Monday, January 25, 2016

Create > Synectic Concentration Photo Series

Qualities of a Successful Concentration
Challenging but attainable



Goal Concept:
Understand and be able to cultivate creativity strategies and improve time management.


Access Prior Knowledge:
“It’s not where you take things from—it’s where you take them to.” ~ Jean-Luc Godard


Instructional Strategy
  • Identify similarities and differences
Learning Activity
Watch > One Brick at a Time > http://goo.gl/XjNHNh


New Information:
Qualities of a Successful Concentration


Challenging but Attainable
An easy goal will provide no sense of accomplishment.  Too ambitious a goal will reduce, not increase, motivation.  No one wants to fight a losing battle!  Knowing your strengths and weaknesses will help you set realistic goals.


Compatible
Make it personal.  Doing a series on Japanese woodcuts with no interest in Japan or woodcuts makes no sense.  Using Italian architecture, because you’re studying the Roman Empire in history and you’re part Italian will work.    


Self-Directed
Avoid interests and opinions that are primarily someone else’s.  Focus improving on and building off of your strengths and interests.  This will increase your receptivity to learn and your ability to focus attention on actions you have an inherent or intrinsic motivation to follow through with.  


Clearly Defined
We all have ‘too much on our mind.’  Identifying specifics and establishing priorities help focus attention, increase productivity, and reduce stress.  Know your concentration and intent.  
  1. Identify your target.  Specificity is important.  It is nearly impossible to hit a target you cannot see.  
  2. Focus.  Reduce distractions.  Re-read your concentration statement every now and then.  
  3. Shoot for and hit your target.  Work with necessary force and energy.


Temporary
Set clear target dates, get the job done, and move on to your next piece.  Each completed work increases your self-confidence and adds momentum.  By contrast, unfinished work can drain energy and bog you down.  If necessary, delete and be ‘efficient’ so that you can complete your primary goal.


Apply Knowledge and Skills:


Instructional Strategy
  • Nonlinguistic representation
Learning Activity
Create > Synectic Concentration Photo Series


Goal Concept:
Conceptualize known visual information, patterns and ideas into something new by altering it with a Synectic Trigger Mechanism > http://goo.gl/8UqePf.  


Timeframe: 2 weeks - critique every Friday


Studio Activity: Synectic Concentration Series
Step 1:
Choose what type of art theme will you use:
-still-life -portrait -figure -object -historical
-landscape -seascape -narrative -mythical -self-portrait
A landscape can be an inspiring & awesome narrative.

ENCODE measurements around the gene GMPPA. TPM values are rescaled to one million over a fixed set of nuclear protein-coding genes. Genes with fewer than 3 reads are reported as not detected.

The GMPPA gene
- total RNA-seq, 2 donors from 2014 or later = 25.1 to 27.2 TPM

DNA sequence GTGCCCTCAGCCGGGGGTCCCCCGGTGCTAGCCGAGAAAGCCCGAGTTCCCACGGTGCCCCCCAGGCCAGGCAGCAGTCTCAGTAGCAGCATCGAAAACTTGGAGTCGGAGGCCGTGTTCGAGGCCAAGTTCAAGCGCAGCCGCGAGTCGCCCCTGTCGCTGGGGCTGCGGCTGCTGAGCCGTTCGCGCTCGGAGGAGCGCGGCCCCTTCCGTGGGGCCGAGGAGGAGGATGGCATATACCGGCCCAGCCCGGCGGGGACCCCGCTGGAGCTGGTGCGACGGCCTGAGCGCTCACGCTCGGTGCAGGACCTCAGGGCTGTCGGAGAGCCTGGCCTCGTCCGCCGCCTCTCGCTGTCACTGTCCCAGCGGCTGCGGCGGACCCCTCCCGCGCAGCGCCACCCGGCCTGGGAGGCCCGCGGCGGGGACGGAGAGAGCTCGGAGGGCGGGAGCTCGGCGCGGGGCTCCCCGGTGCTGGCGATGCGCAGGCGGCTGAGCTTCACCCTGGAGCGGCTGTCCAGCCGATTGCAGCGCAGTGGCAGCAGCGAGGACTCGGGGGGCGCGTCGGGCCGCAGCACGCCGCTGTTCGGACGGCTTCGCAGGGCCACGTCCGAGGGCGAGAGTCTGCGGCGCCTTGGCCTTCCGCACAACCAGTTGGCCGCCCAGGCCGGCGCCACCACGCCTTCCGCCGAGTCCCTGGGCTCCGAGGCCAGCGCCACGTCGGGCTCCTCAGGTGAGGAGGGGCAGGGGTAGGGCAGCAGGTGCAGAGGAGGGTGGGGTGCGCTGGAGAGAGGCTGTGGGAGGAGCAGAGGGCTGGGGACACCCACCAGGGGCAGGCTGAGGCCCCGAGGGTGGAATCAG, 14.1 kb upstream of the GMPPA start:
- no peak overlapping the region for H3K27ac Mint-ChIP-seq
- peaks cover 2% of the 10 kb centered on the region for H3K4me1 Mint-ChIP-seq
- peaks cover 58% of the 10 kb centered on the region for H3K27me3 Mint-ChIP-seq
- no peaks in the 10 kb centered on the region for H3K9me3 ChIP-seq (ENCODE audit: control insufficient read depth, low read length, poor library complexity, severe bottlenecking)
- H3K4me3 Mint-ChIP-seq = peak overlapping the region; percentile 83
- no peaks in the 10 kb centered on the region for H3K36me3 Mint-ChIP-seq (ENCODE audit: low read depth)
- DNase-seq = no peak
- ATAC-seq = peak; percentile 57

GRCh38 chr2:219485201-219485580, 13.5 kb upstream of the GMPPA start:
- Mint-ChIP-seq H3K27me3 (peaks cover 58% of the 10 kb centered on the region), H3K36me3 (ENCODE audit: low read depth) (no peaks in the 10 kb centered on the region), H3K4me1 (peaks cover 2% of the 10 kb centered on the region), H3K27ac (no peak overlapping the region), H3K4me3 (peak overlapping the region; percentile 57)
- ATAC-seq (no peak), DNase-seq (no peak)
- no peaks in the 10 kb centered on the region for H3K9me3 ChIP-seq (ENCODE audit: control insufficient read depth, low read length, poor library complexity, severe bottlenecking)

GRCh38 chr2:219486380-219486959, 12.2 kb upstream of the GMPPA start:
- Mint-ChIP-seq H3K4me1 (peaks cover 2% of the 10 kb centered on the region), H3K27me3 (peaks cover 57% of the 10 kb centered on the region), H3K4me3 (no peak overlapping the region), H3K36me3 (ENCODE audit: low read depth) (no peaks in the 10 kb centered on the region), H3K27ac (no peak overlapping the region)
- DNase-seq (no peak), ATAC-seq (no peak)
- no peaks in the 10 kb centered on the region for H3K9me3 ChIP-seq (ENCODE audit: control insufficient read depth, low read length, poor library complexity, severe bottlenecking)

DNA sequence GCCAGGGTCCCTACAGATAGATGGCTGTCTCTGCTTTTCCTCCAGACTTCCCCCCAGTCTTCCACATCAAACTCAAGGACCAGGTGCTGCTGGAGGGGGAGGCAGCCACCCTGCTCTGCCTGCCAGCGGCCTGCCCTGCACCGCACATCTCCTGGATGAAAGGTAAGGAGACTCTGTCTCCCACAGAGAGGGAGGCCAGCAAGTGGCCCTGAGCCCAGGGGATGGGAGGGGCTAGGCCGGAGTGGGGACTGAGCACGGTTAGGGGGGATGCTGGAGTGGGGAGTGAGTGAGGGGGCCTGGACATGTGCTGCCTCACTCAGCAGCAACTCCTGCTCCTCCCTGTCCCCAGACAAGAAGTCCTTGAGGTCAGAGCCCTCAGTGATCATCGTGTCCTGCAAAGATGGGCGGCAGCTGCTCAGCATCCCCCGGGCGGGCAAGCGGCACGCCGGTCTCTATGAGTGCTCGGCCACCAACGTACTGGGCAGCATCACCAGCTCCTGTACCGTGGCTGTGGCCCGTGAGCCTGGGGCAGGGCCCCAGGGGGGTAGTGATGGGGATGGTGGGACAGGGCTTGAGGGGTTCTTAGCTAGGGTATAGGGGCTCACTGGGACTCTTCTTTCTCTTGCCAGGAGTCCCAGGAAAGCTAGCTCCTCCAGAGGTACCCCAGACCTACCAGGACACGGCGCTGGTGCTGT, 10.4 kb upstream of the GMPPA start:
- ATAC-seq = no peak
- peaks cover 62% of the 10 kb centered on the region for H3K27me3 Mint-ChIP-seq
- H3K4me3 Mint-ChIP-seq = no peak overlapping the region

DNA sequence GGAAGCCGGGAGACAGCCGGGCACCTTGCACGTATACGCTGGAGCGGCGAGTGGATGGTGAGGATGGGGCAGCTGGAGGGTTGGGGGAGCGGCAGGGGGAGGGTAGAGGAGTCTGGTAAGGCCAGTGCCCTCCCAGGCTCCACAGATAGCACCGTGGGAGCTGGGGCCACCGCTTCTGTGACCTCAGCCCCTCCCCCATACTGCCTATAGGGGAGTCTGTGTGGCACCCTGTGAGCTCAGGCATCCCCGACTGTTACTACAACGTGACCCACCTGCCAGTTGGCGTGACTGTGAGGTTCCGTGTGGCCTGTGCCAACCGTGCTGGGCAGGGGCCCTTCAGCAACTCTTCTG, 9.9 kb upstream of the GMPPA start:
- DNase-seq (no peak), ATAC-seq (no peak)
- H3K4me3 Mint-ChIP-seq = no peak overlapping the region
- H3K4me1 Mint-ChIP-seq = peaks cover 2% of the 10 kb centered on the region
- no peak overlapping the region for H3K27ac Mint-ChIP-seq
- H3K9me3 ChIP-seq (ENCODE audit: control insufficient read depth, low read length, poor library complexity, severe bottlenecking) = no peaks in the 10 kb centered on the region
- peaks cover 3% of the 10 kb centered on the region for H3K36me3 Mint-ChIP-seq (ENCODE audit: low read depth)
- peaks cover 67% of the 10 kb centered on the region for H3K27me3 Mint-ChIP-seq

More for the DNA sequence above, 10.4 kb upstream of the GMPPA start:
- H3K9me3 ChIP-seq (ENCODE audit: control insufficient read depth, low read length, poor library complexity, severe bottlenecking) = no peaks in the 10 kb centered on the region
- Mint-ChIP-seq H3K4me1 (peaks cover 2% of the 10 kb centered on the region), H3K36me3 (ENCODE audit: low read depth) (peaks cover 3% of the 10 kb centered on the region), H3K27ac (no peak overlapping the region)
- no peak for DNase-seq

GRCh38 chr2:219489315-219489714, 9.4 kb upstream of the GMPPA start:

A still-life may evoke dramatic story telling qualities.
A portrait could be an intense emotional narrative.
Step 2:
Complete Image 1 - Fill an album with at least 10 shots
Step 3:
Complete Image 2 - Altered with a Synectic Trigger Mechanism > http://goo.gl/8UqePf
Step 4:
Complete Image 3 - Altered with a Synectic Trigger Mechanism > http://goo.gl/8UqePf
Step 5:
Complete Image 4 - Altered with a Synectic Trigger Mechanism > http://goo.gl/8UqePf
Step 6:
Complete Image 5 - Altered with a Synectic Trigger Mechanism > http://goo.gl/8UqePf
Step 7:
Complete Image 6 - Altered with a Synectic Trigger Mechanism > http://goo.gl/8UqePf
Step 8:
Complete Image 7 - Altered with a Synectic Trigger Mechanism > http://goo.gl/8UqePf
Step 9:
Complete Image 8 - Altered with a Synectic Trigger Mechanism > http://goo.gl/8UqePf
Step 10:
Complete Image 9 - Altered with a Synectic Trigger Mechanism > http://goo.gl/8UqePf
Step 11:
Complete Image 10 - Altered with a Synectic Trigger Mechanism > http://goo.gl/8UqePf


Trigger Mechanisms: Distort, Rearrange, Combine


Visual Examples:
Colossal category Photography > http://www.thisiscolossal.com/category/photography/


Generalize, Publish and Reflect:
Instructional Strategy
  • Evaluate the results
Learning Activity
Reflect > Should I go back and rework anything?
  • How did you combine art elements (line, color, shape, texture, value)  to develop art principles? (Unity/variety, balance, emphasis contrast, rhythm, proportion/scale, figure/ground relationship)
  • Where are the dominant shapes, forms, colors, or textures that carry expressive significance?
  • Why Is the work ordered and balanced or chaotic and disturbing?
  • What gives the work its uniqueness?
  • Is symbolism used in the work to convey meaning other than what one sees?
  • Does the work evoke any feelings?


Instructional Strategy
  • Providing Recognition
Learning Activity
Publish > Share your album to our G+Community > Concepts & Creations category
Display > Add your photos to the Event


Instructional Strategy
  • Providing Feedback
Learning Activity
Critique >
  • Give positive feedback > +1 every image that deserves it
  • Give peer feedback > Give 2 peer images a VTS critique > http://goo.gl/1WWmBY
Self-assess >




New Portraits of Fashionably Dressed Wildlife by Miguel Vallinas
http://www.thisiscolossal.com/2016/01/second-skins-miguel-vallinas/


Synectic Trigger Mechanisms: